Carlos Ghosn has been caught committing financial fraud and is now facing arrest in Japan. The Chairman of Nissan (OTC:NSANF) and Chief Executive of Renault (OTC:RNSDF) will also be sacked by the car manufacturers for lying about his earnings.
Shares of Renault have dropped a staggering 11% since the news broke.
Carlos Ghosn Commits Financial Fraud
Renault’s market value crashed to $19.5 billion after losing approximately $3 billion. The value of Nissan securities listed in Germany fell by 12%.
The day opened with Renault shares selling for €64.63; at the time of writing, RNO stock is down 10% at €58.42 per share.
An inside whistleblower exposed Carlos Ghosn’s crime, claiming that the Chairman reportedly understated his income on financial statements.
He has since agreed to voluntarily speak to prosecutors.
Nissan Reacts to Carlos Ghosn Scandal
Nissan reported the details saying that over a period of many years, Ghosn and Greg Kelly—another senior executive—had been “reporting compensation amounts in the Tokyo Stock Exchange securities report that were less than the actual amount, in order to reduce the disclosed amount of Carlos Ghosn’s compensation […] Numerous other significant acts of misconduct have been uncovered, such as personal use of company assets, and Kelly’s deep involvement has also been confirmed.”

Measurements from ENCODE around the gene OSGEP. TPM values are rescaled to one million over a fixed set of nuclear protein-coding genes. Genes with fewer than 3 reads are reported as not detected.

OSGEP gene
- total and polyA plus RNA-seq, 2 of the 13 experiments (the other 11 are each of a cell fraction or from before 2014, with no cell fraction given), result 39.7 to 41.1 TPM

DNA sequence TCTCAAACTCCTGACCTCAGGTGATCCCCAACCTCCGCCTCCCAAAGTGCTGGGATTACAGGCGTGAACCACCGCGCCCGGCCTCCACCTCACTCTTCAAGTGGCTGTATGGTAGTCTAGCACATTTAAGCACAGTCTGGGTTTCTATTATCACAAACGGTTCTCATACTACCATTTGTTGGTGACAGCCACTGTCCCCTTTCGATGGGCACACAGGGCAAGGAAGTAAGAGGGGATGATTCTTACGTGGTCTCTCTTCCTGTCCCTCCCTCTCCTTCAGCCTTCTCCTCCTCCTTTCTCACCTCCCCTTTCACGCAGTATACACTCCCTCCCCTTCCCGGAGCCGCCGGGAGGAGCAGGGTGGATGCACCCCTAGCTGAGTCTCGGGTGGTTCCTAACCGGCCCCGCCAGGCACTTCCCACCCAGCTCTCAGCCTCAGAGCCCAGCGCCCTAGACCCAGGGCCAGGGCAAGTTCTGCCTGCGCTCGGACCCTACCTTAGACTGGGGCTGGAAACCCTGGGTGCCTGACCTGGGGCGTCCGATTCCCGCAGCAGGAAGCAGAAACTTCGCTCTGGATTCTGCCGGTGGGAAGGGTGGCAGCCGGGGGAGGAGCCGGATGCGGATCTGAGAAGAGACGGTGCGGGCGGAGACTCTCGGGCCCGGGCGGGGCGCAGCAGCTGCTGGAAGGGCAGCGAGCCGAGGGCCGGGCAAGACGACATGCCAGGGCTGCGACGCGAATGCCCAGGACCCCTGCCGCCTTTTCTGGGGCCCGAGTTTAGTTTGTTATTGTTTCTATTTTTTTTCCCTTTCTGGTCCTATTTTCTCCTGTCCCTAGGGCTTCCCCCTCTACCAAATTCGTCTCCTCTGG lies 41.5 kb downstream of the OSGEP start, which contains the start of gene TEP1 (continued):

The violation will now see both Ghosn and Kelly dismissed for their “clear violations of the duty of care as directors.”
Nissan is cooperating with Japanese prosecutors; however, Renault has failed to comment at this time.
Nissan’s statement said:
“Nissan deeply apologizes for causing great concern to our shareholders and stakeholders. We will continue our work to identify our governance and compliance issues, and to take appropriate measures.”
Brazilian-born Ghosn has been one of the leading figures in the car industry and a top executive in Japan. He managed to turn Nissan around from near bankruptcy in the late nineties.
Through a series of interlinked shareholdings, Ghosn was a key player in creating a top-four car company by joining Nissan and Renault in 1999 and adding Mitsubishi in 2016. The car alliance sold 10.6 million cars in 2017 and employs over 450,000 people worldwide.
Earlier this year, Nissan suffered a stock drop after a scandal broke; the company admitted altering emission and fuel economy results in its latest line of vehicles sold in Japan.
Featured Image: Depositphotos /© TKKurikawa